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The Actief wends its way
from Windsor to Oxford.
Although this cruise is one of the shortest river journeys in England, the route offers six days of fascinating history, old English charm and majestic architecture, not to mention golfing.
Windsor is just a few miles from London’s Heathrow Airport, so it makes an ideal place to start a vacation in England. The River Thames, which has been featured in British history since Roman times, flows quietly through the center of town, and it is here that the Actief awaits her passengers, who are transported to Windsor in a small bus. The bus also shadows the vessel for the entire cruise for excursions.
After a champagne greeting, visitors head to Windsor Castle, with its magnificent state apartments and the vaulted St. George’s Chapel containing tombs of kings and queens. The visit is a step back in time to an England with parading soldiers, bands and a British institution, afternoon tea.
Back on Actief, passengers settle into their accommodations — three suites, two twins and a single. Dinner is preceded by drinks in the English countryhouse salon, with its comfortable, soft furniture. An open bar makes for sociable gatherings, and wine with meals is complimentary. This is the first opportunity clients have to meet the crew — the captain, chef and two hostesses.
Dinners are the highlight of the day, with dishes such as salami of guinea fowl with wild mushrooms; roast rack of lamb with aubergine puree, sweet potatoes and spinach; and Golden Jubilee chicken (created for the Buckingham Palace jubilee). Cheeses, such as English Stilton, are a specialty. And there is rarely a rush to turn in, since passengers can step off the vessel and be in a traditional English pub in two minutes while the Actief docks for the night in most ports.
On the second day of the journey, passengers visit Eton College, one of Britain’s most famous schools (princes William and Harry both attended), then the Actief moves on to stop under a willow tree near the stately mansion of Cliveden, once home to Waldorf and Nancy Astor.
As the barge moves upriver, villages dating from medieval times roll by, and clients can see beautifully restored stone buildings, cricket pitches and, of course, pubs with brasses and horse leathers.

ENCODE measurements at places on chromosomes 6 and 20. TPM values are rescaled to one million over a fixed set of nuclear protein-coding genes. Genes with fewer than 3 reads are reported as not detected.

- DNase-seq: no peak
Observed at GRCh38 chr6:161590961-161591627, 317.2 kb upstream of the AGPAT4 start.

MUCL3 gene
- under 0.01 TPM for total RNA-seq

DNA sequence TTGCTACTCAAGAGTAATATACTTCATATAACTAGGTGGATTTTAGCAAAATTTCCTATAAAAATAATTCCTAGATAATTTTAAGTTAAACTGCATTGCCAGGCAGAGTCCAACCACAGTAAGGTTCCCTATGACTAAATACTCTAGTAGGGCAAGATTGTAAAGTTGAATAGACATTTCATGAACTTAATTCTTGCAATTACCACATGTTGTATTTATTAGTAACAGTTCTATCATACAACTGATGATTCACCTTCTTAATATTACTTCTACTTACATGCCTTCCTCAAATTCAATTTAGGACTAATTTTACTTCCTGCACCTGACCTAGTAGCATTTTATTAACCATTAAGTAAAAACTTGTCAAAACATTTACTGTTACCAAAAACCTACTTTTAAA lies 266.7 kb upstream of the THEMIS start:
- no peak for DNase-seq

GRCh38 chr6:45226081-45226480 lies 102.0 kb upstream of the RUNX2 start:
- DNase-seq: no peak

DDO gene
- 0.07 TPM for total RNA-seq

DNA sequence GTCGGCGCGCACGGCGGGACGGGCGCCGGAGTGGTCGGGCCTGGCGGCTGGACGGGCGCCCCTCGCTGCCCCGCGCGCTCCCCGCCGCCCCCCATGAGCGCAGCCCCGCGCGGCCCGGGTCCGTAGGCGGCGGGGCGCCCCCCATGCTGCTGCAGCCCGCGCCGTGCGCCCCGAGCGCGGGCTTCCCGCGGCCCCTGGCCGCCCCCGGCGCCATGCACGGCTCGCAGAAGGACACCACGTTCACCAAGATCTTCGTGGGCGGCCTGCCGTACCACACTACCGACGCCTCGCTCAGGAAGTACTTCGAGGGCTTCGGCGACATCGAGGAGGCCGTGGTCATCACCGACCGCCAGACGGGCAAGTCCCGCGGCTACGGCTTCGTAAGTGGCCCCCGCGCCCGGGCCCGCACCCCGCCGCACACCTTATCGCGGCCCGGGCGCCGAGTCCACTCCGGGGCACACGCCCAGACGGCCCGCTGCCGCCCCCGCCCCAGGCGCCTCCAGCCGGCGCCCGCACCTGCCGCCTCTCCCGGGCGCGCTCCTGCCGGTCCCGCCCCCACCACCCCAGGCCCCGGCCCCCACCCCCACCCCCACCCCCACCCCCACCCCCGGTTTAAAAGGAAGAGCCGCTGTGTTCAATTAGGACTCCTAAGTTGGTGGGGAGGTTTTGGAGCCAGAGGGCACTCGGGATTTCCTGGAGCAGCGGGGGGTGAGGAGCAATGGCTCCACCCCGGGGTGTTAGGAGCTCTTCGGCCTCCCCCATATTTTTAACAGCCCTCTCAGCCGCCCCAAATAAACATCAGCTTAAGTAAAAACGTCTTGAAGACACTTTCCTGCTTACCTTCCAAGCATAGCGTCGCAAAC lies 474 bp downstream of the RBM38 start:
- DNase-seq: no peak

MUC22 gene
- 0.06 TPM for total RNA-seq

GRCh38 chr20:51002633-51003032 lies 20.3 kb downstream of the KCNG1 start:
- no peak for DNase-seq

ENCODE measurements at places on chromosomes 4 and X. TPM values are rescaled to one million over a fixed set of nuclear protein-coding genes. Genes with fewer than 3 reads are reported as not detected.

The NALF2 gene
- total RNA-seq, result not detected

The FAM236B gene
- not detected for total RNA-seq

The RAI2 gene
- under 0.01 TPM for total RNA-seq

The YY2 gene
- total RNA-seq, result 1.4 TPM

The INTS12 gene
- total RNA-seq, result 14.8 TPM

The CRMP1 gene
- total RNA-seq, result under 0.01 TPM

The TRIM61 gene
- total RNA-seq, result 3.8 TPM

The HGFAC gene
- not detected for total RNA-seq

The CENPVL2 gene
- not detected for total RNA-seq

“This is the England I always imagined,” said a visitor from Boston.
We enjoyed a kaleidoscope of idyllic English towns: Marlow, with a hotel called the Compleat Angler, from the famous book of the same name; and Henley, where the annual regatta is a British institution. Here, golf is also available at nearby Huntercombe, one of the most exclusive clubs in the country. For the record, Henley has the highest real-estate prices in the U.K. outside of London.
The Thames winds upstream to Mapledurham, where a big, old house with a water mill served as the setting for the famous children’s book, The Wind in the Willows.
At Oxford, the bus takes passengers to Christ Church, a magnificent college founded by Henry VIII in 1525. Oxford has many other treasures, and clients can find relaxation punting on the Cherwell, a tributary to the Thames, or by sipping a pint of beer at the historic Turf Tavern behind New College, founded in 1379.
Just eight miles from Oxford are the splendid palace and gardens of Blenheim, given by the king to John Churchill, the first Duke of Marlborough, in 1704 as a reward for defeating the French. This site was where American heiress Jenny Jerome (who was married to Lord Randolph Churchill) gave birth to future U.K. Prime Minister Winston Churchill. It is often said to be the home of the “special relationship” that binds America and Britain.
Since the journey ends here, it’s noteworthy to mention that it is worth taking a few days extra to explore Oxford and soak up the atmosphere of the town, with its colleges, parks, the river, a covered market and the well-located Randolph Hotel, named after Churchill’s father.